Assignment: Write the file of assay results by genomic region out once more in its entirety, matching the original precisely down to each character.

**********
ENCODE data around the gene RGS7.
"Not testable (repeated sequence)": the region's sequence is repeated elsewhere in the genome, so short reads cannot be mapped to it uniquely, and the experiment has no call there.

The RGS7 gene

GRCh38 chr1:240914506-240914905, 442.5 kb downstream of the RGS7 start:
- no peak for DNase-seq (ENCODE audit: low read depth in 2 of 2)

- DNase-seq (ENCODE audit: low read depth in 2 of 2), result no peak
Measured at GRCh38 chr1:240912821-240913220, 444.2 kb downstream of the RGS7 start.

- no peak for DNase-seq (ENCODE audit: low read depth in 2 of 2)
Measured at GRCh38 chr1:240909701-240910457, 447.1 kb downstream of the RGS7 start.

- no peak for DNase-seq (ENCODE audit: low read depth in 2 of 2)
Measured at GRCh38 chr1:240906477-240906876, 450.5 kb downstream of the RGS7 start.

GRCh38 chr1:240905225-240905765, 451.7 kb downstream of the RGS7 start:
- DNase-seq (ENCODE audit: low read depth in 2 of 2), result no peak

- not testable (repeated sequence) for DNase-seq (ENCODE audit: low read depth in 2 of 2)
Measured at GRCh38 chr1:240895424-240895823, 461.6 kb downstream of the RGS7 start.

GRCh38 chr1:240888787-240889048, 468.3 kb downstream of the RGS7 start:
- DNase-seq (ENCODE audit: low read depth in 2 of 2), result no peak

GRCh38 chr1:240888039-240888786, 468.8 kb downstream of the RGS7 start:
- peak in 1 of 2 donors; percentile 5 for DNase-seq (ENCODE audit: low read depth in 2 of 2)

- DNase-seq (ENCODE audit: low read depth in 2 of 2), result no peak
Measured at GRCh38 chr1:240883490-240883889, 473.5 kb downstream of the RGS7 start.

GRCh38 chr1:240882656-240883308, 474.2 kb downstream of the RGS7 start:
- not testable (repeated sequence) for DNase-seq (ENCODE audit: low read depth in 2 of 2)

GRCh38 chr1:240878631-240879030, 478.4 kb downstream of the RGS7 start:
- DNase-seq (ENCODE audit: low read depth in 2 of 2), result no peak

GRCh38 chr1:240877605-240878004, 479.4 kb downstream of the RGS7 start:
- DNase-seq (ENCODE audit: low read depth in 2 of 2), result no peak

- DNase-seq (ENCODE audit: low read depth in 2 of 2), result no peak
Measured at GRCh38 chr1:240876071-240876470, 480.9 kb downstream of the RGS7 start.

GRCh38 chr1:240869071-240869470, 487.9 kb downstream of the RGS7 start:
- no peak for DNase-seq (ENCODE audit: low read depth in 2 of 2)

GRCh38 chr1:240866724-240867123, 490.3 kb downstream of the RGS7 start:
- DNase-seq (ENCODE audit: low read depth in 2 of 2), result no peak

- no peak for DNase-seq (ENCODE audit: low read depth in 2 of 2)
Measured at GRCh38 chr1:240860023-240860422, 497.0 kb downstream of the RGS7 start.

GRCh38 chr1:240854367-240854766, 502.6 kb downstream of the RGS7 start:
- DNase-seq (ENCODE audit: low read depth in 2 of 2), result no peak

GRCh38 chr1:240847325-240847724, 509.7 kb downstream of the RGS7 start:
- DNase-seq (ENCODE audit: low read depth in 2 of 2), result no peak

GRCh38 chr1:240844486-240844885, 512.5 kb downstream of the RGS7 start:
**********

ENCODE data around the gene RGS7.
"Not testable (repeated sequence)": the region's sequence is repeated elsewhere in the genome, so short reads cannot be mapped to it uniquely, and the experiment has no call there.

The RGS7 gene

GRCh38 chr1:240914506-240914905, 442.5 kb downstream of the RGS7 start:
- no peak for DNase-seq (ENCODE audit: low read depth in 2 of 2)

- DNase-seq (ENCODE audit: low read depth in 2 of 2), result no peak
Measured at GRCh38 chr1:240912821-240913220, 444.2 kb downstream of the RGS7 start.

- no peak for DNase-seq (ENCODE audit: low read depth in 2 of 2)
Measured at GRCh38 chr1:240909701-240910457, 447.1 kb downstream of the RGS7 start.

- no peak for DNase-seq (ENCODE audit: low read depth in 2 of 2)
Measured at GRCh38 chr1:240906477-240906876, 450.5 kb downstream of the RGS7 start.

GRCh38 chr1:240905225-240905765, 451.7 kb downstream of the RGS7 start:
- DNase-seq (ENCODE audit: low read depth in 2 of 2), result no peak

- not testable (repeated sequence) for DNase-seq (ENCODE audit: low read depth in 2 of 2)
Measured at GRCh38 chr1:240895424-240895823, 461.6 kb downstream of the RGS7 start.

GRCh38 chr1:240888787-240889048, 468.3 kb downstream of the RGS7 start:
- DNase-seq (ENCODE audit: low read depth in 2 of 2), result no peak

GRCh38 chr1:240888039-240888786, 468.8 kb downstream of the RGS7 start:
- peak in 1 of 2 donors; percentile 5 for DNase-seq (ENCODE audit: low read depth in 2 of 2)

- DNase-seq (ENCODE audit: low read depth in 2 of 2), result no peak
Measured at GRCh38 chr1:240883490-240883889, 473.5 kb downstream of the RGS7 start.

GRCh38 chr1:240882656-240883308, 474.2 kb downstream of the RGS7 start:
- not testable (repeated sequence) for DNase-seq (ENCODE audit: low read depth in 2 of 2)

GRCh38 chr1:240878631-240879030, 478.4 kb downstream of the RGS7 start:
- DNase-seq (ENCODE audit: low read depth in 2 of 2), result no peak

GRCh38 chr1:240877605-240878004, 479.4 kb downstream of the RGS7 start:
- DNase-seq (ENCODE audit: low read depth in 2 of 2), result no peak

- DNase-seq (ENCODE audit: low read depth in 2 of 2), result no peak
Measured at GRCh38 chr1:240876071-240876470, 480.9 kb downstream of the RGS7 start.

GRCh38 chr1:240869071-240869470, 487.9 kb downstream of the RGS7 start:
- no peak for DNase-seq (ENCODE audit: low read depth in 2 of 2)

GRCh38 chr1:240866724-240867123, 490.3 kb downstream of the RGS7 start:
- DNase-seq (ENCODE audit: low read depth in 2 of 2), result no peak

- no peak for DNase-seq (ENCODE audit: low read depth in 2 of 2)
Measured at GRCh38 chr1:240860023-240860422, 497.0 kb downstream of the RGS7 start.

GRCh38 chr1:240854367-240854766, 502.6 kb downstream of the RGS7 start:
- DNase-seq (ENCODE audit: low read depth in 2 of 2), result no peak

GRCh38 chr1:240847325-240847724, 509.7 kb downstream of the RGS7 start:
- DNase-seq (ENCODE audit: low read depth in 2 of 2), result no peak

GRCh38 chr1:240844486-240844885, 512.5 kb downstream of the RGS7 start: